Building a socialist economy 

We continue with the 6th instalment of MWENJE 2 – Zanu’s 1972 policy statement: The economy of a free, democratic, independent and socialist Zimbabwe will be designed to meet the basic needs of each peasant and worker according to what he needs to live happily and to develop to the fullness of his ability.

Zimbabwe is endowed with rich natural resources capable of supporting a large population and providing for their basic needs. All the means of production will be placed firmly in the hands of the people of Zimbabwe as a whole. The present capitalist economic system which benefits a few settlers in Rhodesia and capitalists in South Africa, Britain and America at the expense of the labouring masses will be abolished.

A truly socialist, self-supporting economy will be established and organised on broad principles enunciated by Marxism-Leninism. ZANU has been guided by these principles in its policies and in applying them to the concrete conditions obtainable in Zimbabwe, bearing in mind the need to put peasant and worker contributions to means of production and distribution beyond any reasonable doubt. There are many varieties of socialism practised in Africa today but nearest to the ideal are the ones that provide for the greatest dominance of worker-peasant interests in the entire economic system of Zimbabwe. It will be a self-supporting economy, not an extension or an enclave of the economies of Britain and South Africa or the West.

The greatest assets of the 5 million people of Zimbabwe are their bare hands and labour. Man’s labour is an expression of his personality as much as it is a means of sustaining existence. Labour in our country must be used for the fulfilment of the personality of every Zimbabwean enabling him to lead a decent life. It must be employed in the production of goods in industrial and commercial enterprises in which the worker has a definite stake and interest.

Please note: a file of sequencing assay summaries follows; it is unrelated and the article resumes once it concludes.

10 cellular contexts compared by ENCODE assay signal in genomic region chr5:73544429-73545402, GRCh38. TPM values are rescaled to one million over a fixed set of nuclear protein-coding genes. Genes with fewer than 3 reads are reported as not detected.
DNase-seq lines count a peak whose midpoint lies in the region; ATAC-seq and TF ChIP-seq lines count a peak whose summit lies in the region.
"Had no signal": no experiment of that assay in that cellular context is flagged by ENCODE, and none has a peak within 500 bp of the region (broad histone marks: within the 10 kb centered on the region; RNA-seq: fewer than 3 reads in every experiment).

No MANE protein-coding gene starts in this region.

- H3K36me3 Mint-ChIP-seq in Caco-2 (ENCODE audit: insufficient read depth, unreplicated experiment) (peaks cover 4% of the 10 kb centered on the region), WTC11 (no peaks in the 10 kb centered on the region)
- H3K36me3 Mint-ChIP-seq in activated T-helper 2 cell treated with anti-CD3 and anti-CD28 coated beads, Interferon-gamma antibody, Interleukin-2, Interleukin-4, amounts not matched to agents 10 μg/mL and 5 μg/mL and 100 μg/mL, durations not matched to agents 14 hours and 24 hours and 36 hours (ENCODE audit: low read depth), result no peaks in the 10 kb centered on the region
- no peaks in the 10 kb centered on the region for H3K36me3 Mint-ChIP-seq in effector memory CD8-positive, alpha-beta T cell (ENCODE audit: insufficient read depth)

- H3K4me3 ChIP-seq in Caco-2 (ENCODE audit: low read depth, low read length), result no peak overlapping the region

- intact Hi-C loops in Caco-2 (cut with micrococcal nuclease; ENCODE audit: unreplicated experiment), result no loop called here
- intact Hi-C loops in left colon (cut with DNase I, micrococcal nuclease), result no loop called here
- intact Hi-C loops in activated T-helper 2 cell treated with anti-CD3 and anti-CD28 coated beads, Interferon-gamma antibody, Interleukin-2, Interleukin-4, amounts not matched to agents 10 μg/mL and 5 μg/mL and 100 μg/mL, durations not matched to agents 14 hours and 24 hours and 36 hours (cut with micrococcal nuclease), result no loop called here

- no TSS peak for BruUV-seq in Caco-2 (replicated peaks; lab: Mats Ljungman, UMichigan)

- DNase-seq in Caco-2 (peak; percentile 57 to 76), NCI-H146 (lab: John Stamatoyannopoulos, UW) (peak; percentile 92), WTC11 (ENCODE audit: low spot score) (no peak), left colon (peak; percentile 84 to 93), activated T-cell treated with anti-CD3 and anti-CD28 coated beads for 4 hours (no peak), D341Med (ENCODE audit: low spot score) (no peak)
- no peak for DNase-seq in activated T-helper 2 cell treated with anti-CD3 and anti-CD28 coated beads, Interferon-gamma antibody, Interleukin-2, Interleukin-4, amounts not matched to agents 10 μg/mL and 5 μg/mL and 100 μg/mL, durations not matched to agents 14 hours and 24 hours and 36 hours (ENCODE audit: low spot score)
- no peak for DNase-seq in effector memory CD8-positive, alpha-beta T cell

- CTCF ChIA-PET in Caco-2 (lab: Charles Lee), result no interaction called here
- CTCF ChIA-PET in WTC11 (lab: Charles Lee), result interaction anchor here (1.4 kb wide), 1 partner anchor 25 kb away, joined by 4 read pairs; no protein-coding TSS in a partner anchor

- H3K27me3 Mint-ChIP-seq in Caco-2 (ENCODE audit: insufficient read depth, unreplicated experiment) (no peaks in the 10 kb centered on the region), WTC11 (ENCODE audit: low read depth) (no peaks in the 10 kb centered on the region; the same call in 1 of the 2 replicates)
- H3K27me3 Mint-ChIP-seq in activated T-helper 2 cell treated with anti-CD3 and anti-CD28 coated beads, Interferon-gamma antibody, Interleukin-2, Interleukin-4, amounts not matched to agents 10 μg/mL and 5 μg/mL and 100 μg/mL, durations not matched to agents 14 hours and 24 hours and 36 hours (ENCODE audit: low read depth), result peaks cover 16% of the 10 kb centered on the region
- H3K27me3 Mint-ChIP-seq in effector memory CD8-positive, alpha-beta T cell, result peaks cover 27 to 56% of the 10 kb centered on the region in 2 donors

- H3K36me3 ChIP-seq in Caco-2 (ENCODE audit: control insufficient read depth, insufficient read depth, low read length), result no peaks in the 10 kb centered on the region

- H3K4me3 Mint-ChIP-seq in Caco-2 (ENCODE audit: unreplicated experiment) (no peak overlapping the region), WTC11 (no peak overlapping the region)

In the existing system, African labour is employed for the benefit of capitalist investors elsewhere and is therefore alienated. Such alienation destroys the human personality of the worker and does not always make it possible for him to live decently or develop his full capacity. Furthermore each individual worker is part of the community in which he lives and works. His labour contributes to the general welfare and well-being of the community as a whole. A socialist economy will enable every worker and peasant to make the greatest possible contribution to his own and the country’s development. Labour recruiting agencies, labour gangs and all the oppressive labour laws will be abolished.

Exploitation and class privilege will not be allowed by any. State power will be used to organise the economy for the greatest benefit of all citizens and to prevent the emergence of a privileged class of any kind. The present system is designed to create large gaps between the elite and the masses, one tribe and another, and to create the so-called middle-class African. A truly socialist Zimbabwe will remove these social and economic gaps, and, at the same time, take measures to prevent the emergence of new classes.

An important factor in class formation is the ownership of property. In a free, socialist, democratic and independent Zimbabwe, property as a commercial and exploitative factor will be abolished.

The participation of the people in all phases of the development of the national economy will be full and continuous. The people will participate by being owners and controllers of the means of production and distribution, which are either owned by the state or by co-operatives. In addition, by their control of the government they also have a general control of the economy covering the state-owned enterprises, the co-operatives and even the private sector while it continues to any substantial degree.

Post published in: Opinions & Analysis

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